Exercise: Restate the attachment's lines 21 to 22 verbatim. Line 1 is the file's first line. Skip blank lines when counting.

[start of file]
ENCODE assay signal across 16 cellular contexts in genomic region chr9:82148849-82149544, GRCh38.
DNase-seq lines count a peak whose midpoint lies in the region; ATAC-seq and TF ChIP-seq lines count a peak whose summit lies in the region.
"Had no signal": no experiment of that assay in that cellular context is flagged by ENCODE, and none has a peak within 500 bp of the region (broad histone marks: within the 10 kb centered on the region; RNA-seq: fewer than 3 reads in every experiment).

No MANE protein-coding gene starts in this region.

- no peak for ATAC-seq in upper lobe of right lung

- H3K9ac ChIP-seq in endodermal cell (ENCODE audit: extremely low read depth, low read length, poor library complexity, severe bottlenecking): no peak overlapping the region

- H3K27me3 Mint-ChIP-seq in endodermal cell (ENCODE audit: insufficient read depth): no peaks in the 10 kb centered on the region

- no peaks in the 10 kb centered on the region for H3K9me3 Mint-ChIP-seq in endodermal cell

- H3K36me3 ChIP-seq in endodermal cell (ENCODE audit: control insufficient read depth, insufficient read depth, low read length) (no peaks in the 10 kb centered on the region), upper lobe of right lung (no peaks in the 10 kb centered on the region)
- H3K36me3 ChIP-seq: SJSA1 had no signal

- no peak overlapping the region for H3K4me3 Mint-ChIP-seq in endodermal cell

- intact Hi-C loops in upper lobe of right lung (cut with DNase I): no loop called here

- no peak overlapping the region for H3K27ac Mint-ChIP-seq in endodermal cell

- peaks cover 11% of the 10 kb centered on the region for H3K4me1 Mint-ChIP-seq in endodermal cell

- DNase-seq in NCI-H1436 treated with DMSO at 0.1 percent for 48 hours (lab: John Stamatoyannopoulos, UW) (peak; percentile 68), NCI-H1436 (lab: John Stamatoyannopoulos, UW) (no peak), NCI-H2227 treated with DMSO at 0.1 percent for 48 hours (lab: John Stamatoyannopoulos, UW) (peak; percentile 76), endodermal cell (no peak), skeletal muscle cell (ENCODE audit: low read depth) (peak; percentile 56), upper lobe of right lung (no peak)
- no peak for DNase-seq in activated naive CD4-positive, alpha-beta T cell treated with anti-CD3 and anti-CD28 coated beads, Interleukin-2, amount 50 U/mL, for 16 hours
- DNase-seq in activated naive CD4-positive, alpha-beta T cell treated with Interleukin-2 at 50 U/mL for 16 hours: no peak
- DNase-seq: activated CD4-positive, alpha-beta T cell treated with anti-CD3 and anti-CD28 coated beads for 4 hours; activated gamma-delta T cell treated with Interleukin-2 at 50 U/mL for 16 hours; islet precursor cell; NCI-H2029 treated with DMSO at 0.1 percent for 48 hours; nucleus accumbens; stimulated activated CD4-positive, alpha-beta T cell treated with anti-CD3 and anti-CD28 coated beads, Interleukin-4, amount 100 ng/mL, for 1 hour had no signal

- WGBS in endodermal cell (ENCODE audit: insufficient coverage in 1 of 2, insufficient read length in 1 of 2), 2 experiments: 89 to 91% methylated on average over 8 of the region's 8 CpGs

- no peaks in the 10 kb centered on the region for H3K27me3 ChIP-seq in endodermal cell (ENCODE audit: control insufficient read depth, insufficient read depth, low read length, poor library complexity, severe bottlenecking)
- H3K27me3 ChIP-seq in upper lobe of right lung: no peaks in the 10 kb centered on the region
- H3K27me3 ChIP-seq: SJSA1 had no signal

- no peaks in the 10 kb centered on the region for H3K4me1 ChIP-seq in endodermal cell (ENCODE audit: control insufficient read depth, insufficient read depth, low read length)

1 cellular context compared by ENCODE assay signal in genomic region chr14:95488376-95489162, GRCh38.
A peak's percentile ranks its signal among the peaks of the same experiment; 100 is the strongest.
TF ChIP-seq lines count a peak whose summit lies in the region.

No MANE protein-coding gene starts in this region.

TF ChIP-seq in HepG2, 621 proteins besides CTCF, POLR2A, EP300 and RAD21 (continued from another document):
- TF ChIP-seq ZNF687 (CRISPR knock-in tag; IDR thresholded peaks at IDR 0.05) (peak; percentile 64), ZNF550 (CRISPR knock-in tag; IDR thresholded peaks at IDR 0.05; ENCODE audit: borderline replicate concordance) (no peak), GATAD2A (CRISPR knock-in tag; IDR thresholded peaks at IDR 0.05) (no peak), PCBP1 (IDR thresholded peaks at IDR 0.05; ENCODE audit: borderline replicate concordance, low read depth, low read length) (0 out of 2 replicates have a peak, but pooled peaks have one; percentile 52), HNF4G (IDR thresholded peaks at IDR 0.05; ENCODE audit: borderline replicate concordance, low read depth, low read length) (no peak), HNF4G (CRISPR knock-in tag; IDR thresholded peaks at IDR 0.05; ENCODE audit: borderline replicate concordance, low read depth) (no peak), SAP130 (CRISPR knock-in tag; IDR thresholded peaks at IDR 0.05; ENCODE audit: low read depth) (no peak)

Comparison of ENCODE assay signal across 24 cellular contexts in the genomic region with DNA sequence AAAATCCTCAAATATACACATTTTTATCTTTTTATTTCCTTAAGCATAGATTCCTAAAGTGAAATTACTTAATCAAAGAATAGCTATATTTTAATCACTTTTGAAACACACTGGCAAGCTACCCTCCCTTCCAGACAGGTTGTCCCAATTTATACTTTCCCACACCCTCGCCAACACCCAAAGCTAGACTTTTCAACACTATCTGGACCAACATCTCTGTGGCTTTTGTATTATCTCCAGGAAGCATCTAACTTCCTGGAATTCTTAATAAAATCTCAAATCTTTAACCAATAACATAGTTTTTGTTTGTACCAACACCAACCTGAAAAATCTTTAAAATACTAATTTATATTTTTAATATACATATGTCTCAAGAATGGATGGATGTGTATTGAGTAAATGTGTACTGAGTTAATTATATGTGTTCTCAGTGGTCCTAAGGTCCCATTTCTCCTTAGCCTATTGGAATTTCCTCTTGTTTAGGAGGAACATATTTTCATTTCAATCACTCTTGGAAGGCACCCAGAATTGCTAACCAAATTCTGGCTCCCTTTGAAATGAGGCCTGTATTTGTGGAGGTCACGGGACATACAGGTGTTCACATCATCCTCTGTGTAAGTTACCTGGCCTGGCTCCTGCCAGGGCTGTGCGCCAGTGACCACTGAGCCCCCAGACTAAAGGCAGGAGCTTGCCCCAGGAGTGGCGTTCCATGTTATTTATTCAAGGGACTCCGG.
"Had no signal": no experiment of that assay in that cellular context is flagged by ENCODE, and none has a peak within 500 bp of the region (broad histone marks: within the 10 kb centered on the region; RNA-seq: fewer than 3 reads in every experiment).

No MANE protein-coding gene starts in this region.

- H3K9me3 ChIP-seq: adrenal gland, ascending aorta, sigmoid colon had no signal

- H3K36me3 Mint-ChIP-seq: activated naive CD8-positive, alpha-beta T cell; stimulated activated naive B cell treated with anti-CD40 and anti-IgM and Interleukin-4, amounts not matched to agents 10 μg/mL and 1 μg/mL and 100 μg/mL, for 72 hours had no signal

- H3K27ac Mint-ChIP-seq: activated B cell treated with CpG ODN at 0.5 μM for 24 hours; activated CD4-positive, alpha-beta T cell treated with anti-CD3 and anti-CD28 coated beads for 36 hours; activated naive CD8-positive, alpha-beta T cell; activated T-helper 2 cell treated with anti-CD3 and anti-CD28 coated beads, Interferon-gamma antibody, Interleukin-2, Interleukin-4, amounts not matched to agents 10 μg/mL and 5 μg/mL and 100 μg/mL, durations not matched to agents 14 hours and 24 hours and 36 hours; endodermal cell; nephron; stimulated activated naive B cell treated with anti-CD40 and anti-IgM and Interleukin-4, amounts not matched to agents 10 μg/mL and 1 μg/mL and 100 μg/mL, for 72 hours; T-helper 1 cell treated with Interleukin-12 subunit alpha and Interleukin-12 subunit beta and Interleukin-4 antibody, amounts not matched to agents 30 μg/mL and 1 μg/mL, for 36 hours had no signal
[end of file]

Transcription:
- H3K27me3 ChIP-seq in upper lobe of right lung: no peaks in the 10 kb centered on the region
- H3K27me3 ChIP-seq: SJSA1 had no signal